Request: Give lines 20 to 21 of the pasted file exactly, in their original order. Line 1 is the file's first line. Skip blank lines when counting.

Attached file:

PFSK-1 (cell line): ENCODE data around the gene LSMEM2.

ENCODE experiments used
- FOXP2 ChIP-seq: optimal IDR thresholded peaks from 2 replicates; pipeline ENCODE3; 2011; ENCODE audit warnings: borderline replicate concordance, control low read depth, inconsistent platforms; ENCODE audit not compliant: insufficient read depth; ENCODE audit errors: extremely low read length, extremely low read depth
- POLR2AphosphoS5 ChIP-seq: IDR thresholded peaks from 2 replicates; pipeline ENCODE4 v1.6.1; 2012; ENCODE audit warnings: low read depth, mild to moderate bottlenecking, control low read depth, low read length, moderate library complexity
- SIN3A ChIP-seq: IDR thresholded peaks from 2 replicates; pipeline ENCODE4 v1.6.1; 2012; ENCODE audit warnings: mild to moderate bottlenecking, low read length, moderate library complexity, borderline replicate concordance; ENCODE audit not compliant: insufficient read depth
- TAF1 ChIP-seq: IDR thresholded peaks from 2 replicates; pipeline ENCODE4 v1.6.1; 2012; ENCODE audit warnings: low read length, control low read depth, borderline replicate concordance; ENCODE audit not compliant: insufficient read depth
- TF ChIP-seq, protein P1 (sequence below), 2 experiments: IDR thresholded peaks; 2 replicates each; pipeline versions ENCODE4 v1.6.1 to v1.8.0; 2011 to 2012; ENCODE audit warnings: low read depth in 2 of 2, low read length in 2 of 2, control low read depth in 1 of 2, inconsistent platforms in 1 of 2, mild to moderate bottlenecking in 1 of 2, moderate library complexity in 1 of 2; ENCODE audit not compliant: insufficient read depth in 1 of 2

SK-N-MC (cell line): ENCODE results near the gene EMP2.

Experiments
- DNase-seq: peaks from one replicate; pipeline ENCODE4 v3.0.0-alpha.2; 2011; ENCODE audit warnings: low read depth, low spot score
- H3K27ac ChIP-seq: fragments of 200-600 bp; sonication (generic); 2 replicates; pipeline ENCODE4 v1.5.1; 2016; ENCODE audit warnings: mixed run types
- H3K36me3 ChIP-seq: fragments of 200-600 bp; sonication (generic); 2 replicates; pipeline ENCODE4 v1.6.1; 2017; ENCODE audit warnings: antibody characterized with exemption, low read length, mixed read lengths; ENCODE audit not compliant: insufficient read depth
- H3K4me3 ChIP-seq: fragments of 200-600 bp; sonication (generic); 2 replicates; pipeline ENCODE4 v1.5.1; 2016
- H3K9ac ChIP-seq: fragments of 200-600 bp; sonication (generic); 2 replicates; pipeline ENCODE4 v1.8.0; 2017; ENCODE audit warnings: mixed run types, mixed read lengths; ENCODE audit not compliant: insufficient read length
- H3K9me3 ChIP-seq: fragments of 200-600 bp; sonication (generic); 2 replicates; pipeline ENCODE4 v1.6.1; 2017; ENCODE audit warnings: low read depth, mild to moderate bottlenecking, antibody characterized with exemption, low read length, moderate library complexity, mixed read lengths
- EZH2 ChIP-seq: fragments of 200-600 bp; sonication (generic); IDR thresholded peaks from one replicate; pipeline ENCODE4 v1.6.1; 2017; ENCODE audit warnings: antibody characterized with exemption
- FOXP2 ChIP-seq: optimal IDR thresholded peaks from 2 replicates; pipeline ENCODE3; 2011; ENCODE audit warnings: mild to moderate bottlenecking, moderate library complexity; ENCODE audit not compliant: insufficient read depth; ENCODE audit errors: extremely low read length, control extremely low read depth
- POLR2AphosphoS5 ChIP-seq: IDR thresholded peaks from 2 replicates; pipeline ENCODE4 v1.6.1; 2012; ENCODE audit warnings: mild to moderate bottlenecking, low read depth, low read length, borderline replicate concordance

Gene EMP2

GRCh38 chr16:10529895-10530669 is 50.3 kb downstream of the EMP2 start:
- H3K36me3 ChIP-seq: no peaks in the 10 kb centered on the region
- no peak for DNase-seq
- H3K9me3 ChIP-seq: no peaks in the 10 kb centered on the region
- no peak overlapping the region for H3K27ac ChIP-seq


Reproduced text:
GRCh38 chr16:10529895-10530669 is 50.3 kb downstream of the EMP2 start:
- H3K36me3 ChIP-seq: no peaks in the 10 kb centered on the region